In rails every evolution of a model must be executed through migrations, isn’t
No. You don’t have to use migrations at all; if you’re managing your db
schema some other way already, you can continue to do so. Migrations are
a convenience for projects where the db is managed entirely within the
scope of a rails app.
Ok, and if I decided to work with migrations, what is the best way deploying in
a production environment?
Run a rake db:migrate in a production platform sounds like a little dangerous…
You need to review and test your migrations before deployment
You might want a third environment, “staging”, in addition to
development, test, & deployment. Let the staging db server have a
replica of the production db that is re-synced periodically to have the
full data. After other testing, before deployment, test the migration
there. Review the SQL executed by the migration.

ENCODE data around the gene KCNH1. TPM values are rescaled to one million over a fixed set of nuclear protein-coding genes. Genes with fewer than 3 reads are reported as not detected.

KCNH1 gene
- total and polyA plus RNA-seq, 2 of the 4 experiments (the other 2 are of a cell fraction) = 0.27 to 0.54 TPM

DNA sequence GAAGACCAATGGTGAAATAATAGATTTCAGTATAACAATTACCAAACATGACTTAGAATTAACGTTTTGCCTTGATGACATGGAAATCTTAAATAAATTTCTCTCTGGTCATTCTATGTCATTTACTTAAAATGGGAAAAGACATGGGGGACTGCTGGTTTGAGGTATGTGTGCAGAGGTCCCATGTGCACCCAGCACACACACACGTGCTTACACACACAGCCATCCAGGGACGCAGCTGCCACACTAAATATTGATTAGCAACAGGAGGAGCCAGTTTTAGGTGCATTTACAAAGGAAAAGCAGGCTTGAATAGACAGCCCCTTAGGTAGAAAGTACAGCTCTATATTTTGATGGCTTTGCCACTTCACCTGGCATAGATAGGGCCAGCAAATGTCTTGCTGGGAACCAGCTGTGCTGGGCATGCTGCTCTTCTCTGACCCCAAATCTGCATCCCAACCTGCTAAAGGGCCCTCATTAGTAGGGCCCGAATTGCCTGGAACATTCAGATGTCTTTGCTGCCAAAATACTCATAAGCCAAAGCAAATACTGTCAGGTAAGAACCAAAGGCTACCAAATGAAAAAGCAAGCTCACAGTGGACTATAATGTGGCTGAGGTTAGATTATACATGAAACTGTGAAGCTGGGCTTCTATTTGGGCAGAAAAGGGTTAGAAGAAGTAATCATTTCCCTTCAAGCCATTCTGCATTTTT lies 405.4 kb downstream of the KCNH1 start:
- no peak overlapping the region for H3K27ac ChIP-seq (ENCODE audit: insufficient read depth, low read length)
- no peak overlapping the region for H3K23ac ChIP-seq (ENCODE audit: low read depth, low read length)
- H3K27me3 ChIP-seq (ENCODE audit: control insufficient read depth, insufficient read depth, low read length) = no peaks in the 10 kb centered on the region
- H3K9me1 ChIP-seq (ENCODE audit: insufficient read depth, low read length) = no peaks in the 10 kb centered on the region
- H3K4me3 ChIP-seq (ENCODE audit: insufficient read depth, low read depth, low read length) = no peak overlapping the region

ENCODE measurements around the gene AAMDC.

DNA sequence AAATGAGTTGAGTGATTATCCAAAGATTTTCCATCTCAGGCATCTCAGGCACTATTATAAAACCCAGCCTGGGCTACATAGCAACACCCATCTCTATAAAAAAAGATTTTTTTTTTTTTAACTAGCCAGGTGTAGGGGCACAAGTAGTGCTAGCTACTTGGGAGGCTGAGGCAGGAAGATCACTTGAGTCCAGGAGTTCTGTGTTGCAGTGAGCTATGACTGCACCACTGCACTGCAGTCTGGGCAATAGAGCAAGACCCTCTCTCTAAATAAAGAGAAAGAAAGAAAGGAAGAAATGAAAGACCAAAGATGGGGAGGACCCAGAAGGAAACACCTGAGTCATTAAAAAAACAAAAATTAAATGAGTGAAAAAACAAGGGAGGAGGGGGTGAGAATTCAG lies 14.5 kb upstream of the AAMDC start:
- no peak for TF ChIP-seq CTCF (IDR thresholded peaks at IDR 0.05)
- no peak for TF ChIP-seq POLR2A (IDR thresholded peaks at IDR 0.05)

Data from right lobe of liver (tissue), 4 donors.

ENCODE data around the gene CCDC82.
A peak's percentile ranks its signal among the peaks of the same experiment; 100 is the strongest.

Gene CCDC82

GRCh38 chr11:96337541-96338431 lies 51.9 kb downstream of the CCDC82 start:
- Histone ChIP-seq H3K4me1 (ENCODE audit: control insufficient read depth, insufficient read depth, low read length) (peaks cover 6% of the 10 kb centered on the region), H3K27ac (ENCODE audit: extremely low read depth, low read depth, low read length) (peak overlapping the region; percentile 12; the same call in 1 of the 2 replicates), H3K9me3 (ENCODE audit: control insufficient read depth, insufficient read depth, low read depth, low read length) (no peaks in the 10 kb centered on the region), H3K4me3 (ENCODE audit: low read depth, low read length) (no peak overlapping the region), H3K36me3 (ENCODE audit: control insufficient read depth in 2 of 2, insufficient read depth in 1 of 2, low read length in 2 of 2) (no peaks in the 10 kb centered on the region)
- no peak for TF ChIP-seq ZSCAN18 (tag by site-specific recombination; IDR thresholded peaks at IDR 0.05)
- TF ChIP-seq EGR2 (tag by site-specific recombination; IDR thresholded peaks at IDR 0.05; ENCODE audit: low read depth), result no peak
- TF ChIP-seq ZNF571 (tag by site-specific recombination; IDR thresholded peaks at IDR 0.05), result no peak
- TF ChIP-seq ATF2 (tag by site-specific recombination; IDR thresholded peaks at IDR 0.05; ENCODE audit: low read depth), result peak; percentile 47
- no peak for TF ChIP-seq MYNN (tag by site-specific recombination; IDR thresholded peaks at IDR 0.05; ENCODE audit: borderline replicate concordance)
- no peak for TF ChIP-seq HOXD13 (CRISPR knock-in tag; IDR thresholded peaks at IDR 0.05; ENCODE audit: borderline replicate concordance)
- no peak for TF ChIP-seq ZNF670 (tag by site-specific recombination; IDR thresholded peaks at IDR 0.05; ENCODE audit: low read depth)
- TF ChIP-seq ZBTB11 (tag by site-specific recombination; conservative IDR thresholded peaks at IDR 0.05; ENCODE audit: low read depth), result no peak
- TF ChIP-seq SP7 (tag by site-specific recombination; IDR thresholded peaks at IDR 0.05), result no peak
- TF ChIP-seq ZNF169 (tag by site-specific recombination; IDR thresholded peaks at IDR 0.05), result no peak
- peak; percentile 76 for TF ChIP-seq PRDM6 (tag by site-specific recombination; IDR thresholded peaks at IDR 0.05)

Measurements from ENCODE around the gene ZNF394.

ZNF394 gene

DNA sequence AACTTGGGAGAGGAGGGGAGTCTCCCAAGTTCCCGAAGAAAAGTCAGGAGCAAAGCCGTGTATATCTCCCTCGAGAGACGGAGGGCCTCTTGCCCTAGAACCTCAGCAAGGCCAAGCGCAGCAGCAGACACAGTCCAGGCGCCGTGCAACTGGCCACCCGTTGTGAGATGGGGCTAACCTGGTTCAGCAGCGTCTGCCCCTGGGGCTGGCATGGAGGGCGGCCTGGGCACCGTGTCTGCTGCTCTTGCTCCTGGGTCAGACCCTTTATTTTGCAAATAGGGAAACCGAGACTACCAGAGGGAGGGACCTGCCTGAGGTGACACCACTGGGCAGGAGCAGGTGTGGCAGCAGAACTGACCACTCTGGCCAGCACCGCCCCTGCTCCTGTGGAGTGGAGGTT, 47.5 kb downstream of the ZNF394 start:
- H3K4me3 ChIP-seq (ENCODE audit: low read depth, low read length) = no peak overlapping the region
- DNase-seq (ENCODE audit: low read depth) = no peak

Scott’s advice is top notch, a very best practice. In addition, you
ensure you have a full suite of acceptance tests you can run against the
staging server, and pull in live testers as well to give it a good
shake-down as only real live humans seem able to do.
Another aspect of this is to both automate and instrument your
processes. Capistrano seems the leading contender still amongst the
community and it does a pretty thorough job of things given a standard
range of deployment environments.
Definitely make sure you have a roadmap or punchlist of everything that
needs to be done, and stick to it; when you find something you had to do
make sure to add it to the punchlist for future deploys or file defects
fix the problems to prevent them from showing up again.
Deployment is a big deal; you’ve already sussed that out, but sometimes
it’s not at all apparent just how big a deal it is.